Second, we are shown in the early part of Genesis 41 how that the wisdom of this world is foolishness with God. As it is well known, Egypt stands in Scripture as a figure of this world. In Joseph's time, the land of the Pharaoh's was the center of learning and culture, the proud leader of the ancient civilizations. But the people were idolaters. They knew not God, and only in His light can we see light. Apart from Him, all is darkness, morally and spiritually. So we see it in the chapter before us. The magicians were impotent, the wise men displayed their ignorance, and Pharaoh was made to feel the powerlessness of all human resources and the worthlessness of all human wisdom.

Third, the man of God was the only one that had true wisdom and light. How true it is that "the secret of the Lord is with them that fear Him!" These dreams of Pharaoh had a prophetic significance: They respected the future of Egypt (typically, the world), and no Gentile, as such, had intelligence in the purpose of God respecting the earth. God was pleased to make known His counsels to a Gentile, as here, a Jew had to be called, each time, as interpreter. It was thus with Nebuchadnezzar. The wise men of Chaldea were as helpless as the magicians of Egypt; Daniel, alone, had understanding. So, too, with Belshazzar and all his companions the aged prophet had to be called in to decipher the message upon the wall. Well would it be if leaders of the world today turned to the inspired writings of the Hebrew prophets of the things which must shortly come to pass.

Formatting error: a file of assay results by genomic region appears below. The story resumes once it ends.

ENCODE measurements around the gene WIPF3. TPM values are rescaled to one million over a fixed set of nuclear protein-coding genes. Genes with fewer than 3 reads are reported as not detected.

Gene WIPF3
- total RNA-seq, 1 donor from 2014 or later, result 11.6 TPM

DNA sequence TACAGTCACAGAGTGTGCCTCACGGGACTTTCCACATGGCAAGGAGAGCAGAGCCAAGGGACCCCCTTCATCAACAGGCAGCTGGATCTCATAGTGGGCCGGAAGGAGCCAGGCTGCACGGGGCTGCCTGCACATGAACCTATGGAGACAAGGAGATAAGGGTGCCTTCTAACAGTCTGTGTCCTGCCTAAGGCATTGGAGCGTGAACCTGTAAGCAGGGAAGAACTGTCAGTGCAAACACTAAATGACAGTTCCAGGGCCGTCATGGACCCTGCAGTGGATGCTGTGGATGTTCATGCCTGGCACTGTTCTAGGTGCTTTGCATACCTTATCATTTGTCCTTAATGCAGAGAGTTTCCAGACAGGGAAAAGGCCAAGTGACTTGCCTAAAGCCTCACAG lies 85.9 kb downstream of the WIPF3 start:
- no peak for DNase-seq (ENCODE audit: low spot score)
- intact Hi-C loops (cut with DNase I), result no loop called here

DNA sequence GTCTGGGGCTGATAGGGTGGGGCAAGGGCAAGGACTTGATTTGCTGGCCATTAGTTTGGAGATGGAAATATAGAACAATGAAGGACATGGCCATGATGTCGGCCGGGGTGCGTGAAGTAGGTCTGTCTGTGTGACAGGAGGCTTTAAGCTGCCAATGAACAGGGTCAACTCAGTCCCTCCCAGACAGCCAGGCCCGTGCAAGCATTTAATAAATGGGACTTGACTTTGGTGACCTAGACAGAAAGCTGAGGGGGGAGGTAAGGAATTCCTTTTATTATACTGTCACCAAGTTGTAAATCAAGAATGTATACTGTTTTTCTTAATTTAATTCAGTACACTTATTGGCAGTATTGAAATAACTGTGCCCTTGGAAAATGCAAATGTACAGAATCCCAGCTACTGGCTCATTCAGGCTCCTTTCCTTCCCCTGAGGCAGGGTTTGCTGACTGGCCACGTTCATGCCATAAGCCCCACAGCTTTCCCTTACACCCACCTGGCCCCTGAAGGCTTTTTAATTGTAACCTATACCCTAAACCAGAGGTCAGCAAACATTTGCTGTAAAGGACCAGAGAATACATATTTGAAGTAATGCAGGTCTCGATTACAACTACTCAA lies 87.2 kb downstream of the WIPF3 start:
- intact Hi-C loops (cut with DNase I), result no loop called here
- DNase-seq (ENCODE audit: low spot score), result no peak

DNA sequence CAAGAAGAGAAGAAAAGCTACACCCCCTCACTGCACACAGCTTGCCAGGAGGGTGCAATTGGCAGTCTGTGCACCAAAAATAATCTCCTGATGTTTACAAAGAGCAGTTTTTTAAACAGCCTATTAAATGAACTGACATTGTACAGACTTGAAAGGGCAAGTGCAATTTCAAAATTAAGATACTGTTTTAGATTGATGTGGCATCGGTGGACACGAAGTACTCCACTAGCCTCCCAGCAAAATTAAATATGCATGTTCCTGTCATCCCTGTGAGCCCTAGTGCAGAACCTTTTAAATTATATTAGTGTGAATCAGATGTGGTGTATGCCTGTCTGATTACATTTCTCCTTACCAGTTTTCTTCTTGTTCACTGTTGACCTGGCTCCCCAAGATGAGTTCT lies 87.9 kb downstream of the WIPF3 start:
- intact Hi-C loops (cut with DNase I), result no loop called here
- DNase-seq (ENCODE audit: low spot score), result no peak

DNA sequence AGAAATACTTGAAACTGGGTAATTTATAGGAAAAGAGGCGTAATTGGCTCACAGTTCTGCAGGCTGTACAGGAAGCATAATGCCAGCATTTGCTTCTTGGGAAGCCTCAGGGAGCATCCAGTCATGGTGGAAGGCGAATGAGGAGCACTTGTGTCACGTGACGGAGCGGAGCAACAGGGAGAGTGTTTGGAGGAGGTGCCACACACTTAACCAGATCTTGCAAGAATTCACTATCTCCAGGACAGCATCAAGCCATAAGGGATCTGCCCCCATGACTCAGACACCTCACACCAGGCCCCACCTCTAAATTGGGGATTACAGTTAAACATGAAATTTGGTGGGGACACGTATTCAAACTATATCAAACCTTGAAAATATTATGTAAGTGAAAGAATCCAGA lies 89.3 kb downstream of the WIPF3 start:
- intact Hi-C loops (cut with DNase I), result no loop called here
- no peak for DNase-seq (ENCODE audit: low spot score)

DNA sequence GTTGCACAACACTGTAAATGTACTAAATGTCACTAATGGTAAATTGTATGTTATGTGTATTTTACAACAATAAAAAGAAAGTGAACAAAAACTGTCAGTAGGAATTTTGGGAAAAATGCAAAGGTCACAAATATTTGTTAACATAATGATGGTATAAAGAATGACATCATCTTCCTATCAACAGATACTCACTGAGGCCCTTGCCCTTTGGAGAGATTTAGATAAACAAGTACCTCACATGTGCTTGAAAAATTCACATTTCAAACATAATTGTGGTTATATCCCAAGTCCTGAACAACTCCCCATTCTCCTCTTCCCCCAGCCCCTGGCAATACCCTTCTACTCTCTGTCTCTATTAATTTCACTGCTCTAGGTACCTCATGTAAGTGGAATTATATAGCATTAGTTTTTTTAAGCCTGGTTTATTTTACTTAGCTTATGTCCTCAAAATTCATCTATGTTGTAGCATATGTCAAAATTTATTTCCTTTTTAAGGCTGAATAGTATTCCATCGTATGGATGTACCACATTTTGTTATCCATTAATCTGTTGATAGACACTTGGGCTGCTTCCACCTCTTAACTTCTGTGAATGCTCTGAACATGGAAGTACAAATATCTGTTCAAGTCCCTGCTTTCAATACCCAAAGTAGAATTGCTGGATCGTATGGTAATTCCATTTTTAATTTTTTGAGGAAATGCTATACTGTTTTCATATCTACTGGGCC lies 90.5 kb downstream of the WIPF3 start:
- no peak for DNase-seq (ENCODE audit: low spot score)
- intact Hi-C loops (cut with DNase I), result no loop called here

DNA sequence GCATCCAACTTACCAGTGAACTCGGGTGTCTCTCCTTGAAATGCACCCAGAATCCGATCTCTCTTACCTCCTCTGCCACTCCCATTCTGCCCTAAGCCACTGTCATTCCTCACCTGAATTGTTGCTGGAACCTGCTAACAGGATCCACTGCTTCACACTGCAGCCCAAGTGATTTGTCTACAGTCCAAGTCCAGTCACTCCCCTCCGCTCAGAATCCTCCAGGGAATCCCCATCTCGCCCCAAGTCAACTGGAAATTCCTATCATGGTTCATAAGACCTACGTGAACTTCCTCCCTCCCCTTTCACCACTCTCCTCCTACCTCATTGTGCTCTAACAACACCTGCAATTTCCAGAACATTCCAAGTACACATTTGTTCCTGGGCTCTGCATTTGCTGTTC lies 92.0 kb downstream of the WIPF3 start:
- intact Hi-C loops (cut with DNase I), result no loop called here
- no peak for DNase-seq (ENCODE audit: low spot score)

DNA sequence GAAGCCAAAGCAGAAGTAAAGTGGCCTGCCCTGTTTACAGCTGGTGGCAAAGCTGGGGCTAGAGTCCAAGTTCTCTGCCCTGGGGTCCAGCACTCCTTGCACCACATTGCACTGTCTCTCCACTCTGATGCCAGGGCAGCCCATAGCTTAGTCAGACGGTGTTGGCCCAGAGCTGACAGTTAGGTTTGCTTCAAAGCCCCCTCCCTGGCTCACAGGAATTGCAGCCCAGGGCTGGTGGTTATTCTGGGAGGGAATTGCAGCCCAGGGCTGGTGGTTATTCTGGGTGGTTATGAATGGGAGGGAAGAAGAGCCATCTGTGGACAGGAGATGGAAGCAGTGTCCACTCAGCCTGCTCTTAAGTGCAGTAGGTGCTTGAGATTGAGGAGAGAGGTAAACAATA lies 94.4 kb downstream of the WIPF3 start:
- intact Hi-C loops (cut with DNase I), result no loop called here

Fourth: That "all things work together for good to them that love God, to them who are the called according to His purpose," is writ large across our lesson. And well for us if we take this to heart. But the trouble is, we grow so impatient under the process, while God is taking the tangled threads of our lives and making them "work together for good." We become so occupied with present circumstances that hope is no longer exercised, and the brighter and better future is blotted from our view. Let us bear in mind that Scripture declares, "Better is the end of a thing than the beginning thereof" (Eccl. 7:8). Be of good cheer, faint heart; sorrow may endure for a night, but joy cometh in the morning. So it was with Joseph. For a season he suffered wrongfully, but at the last God vindicated and rewarded him. Remember Joseph then, troubled reader, and "let patience have her perfect work." But we must turn from these moralizings and consider the typical bearings of our chapter. We continue our previous enumeration.